Croydon teenager's 50-year-old Beatles pictures unearthed
Tuesday, June 12, 2012
By Nick Hitchens http://www.thisislocallondon.co.uk/whereilive/southlondon/croydon/9755367.Never_before_seen_Beatles_pics_found_in_attic/
Never before seen photographs of the world’s most famous band have been discovered lying in an attic.
Photographer Andy Wright was just a 15-year-old Woodcote Secondary School pupil when his father, a steward at The Fairfield Halls, got him back stage access to see The Beatles almost 50 years ago.
"I said I took photographs of the Beatles there, and he couldn’t believe it and told me about their anniversary archive.
"You know how it is, you just have boxes of rubbish in the attic so I was delighted I still had them.”
The Fab Four performed just six months after the venue opened 50 years ago.
The experience inspired a career in photography for Mr Wright, who now lives in Hertfordshire, but the photographs sat gathering dust until a chance meeting last month.
He said: “I met up with an old friend and he said he worked with the Fairfield Halls.
The appearance, on April 25, 1963, was barely a month after the release of their first album, Please Please Me, and comprised two performances as part of 'The Mersey Beat Showcase' mini-tour featuring acts from Beatles’ manager Brian Epstein’s stable.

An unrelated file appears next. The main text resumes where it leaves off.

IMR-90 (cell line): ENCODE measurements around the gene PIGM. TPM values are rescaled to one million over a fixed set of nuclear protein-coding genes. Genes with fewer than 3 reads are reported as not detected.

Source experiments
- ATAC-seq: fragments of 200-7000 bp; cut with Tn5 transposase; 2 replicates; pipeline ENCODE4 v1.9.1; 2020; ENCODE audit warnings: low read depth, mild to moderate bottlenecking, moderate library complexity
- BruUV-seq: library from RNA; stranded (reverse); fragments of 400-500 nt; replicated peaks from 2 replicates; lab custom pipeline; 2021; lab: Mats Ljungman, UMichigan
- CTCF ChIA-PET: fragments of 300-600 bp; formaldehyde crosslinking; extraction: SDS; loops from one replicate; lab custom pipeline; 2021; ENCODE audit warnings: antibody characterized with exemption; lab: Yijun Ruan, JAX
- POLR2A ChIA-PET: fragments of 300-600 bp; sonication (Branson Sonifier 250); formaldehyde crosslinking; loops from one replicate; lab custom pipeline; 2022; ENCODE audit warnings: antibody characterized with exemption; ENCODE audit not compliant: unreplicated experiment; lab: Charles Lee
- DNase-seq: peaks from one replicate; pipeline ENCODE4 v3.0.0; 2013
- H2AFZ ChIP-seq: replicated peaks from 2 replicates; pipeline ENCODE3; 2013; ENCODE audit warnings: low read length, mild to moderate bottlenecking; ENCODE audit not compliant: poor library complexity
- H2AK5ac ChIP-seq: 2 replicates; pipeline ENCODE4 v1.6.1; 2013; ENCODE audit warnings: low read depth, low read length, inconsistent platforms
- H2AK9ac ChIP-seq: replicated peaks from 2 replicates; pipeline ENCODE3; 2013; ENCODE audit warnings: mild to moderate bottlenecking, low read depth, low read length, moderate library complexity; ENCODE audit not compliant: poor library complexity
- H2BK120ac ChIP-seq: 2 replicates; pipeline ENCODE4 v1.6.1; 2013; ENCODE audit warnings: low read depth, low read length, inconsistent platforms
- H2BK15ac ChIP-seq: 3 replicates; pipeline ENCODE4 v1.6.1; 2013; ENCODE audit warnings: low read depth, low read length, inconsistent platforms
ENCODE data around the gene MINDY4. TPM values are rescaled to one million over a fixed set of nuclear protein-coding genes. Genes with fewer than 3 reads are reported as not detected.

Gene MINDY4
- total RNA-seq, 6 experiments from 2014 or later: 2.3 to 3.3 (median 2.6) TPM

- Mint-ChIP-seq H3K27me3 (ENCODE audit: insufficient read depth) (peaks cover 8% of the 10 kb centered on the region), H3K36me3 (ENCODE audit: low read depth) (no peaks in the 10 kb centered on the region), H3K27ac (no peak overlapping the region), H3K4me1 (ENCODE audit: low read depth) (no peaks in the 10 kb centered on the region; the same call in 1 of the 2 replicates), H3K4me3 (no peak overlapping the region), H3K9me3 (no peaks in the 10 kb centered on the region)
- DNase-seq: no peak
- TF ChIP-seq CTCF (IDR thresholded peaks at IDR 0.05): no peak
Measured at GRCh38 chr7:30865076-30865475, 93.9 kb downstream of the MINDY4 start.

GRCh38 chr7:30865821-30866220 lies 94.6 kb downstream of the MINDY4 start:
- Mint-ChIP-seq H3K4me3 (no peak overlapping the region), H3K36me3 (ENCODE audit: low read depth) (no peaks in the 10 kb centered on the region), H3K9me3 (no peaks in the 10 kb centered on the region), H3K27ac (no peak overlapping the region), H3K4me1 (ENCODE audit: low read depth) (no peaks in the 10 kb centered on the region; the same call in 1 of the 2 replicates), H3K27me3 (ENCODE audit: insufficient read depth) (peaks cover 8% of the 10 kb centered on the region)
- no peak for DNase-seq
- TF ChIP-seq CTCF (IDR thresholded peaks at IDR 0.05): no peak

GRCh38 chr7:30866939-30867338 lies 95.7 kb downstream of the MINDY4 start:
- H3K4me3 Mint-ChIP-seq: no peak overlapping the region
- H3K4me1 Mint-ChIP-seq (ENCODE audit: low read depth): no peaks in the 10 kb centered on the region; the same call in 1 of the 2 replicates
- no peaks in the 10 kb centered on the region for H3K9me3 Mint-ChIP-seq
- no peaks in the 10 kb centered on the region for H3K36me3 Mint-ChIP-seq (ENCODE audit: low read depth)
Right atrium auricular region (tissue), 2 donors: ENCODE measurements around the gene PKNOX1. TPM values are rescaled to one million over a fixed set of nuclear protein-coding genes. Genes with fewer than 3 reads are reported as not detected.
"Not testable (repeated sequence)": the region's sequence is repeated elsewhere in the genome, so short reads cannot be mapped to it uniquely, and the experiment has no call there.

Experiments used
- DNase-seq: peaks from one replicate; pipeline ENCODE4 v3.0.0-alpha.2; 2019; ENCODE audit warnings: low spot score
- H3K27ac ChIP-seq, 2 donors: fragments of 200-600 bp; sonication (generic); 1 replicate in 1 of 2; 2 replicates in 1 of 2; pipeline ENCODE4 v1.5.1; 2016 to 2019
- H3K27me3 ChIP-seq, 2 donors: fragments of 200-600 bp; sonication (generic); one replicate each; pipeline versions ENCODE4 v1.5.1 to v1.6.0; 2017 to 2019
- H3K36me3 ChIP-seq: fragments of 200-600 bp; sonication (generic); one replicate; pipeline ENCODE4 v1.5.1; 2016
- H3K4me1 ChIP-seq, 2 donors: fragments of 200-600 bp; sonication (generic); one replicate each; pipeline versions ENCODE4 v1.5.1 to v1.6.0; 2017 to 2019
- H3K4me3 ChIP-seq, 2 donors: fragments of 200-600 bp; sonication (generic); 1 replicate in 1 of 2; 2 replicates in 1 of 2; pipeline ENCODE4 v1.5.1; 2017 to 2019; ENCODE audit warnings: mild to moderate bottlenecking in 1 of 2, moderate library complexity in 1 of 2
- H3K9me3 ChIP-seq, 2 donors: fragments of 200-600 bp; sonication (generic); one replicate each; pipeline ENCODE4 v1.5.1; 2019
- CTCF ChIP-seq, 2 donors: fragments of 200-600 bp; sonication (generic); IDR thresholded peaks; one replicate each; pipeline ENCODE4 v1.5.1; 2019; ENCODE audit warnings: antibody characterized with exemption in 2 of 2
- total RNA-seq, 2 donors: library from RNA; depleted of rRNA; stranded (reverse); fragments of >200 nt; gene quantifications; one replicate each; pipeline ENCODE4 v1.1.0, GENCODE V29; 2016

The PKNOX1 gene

Also featured were Gerry and the Pacemakers, The Big Three, Billy J Kramer and The Dakotas.
Mr Wright, who lived in Coulsdon, said: “I was allowed to wait backstage. They had just come off so they were probably a bit shattered. We turned over a couple of theatre seats and took a couple of quick photographs.
“I think they just wanted to get to the dressing room. If you think about it now you’d have an army of security guards with earpieces. Completely different.”
Now working as a freelance photographer, Mr Wright has agreed to give the theatre permission to use the pictures on its new website www.fairfieldat50.com
, free of charge.
The website celebrates the forthcoming 50th anniversary of Fairfields, and includes images of performers, programmes and promotional posters.
He said: “I only had 12 pictures on my roll of film. Film was expensive back then. The picture of all four of them backstage, potentially the most financially lucrative, was taken with the last shot I had.
"I still have the Rollei camera I took pictures with.”